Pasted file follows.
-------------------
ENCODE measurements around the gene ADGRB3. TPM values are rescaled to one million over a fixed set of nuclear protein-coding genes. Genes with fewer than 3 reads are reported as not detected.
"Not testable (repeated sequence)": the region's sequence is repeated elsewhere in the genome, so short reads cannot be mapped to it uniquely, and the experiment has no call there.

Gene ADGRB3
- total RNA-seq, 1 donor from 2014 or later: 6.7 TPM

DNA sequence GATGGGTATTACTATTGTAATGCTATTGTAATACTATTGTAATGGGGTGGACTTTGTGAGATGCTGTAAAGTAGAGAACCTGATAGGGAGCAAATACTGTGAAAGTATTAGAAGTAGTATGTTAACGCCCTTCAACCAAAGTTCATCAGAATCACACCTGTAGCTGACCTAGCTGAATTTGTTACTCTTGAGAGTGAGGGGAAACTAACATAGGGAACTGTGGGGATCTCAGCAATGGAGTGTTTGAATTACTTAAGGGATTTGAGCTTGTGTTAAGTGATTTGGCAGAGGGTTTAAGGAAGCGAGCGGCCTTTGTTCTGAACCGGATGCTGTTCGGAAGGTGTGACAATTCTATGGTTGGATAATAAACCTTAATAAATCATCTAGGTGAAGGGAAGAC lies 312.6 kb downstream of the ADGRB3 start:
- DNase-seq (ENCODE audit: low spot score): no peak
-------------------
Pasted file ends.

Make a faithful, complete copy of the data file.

ENCODE measurements around the gene ADGRB3. TPM values are rescaled to one million over a fixed set of nuclear protein-coding genes. Genes with fewer than 3 reads are reported as not detected.
"Not testable (repeated sequence)": the region's sequence is repeated elsewhere in the genome, so short reads cannot be mapped to it uniquely, and the experiment has no call there.

Gene ADGRB3
- total RNA-seq, 1 donor from 2014 or later: 6.7 TPM

DNA sequence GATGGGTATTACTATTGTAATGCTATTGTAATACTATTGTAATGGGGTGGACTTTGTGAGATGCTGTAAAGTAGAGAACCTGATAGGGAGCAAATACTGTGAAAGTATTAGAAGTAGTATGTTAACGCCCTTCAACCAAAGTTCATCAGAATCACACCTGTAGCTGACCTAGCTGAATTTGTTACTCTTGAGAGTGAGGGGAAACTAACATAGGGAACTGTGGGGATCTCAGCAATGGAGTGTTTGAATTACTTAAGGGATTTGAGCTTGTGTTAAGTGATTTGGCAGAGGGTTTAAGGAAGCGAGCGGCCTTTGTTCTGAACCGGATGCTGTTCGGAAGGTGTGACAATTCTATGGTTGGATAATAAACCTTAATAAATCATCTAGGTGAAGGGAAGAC lies 312.6 kb downstream of the ADGRB3 start:
- DNase-seq (ENCODE audit: low spot score): no peak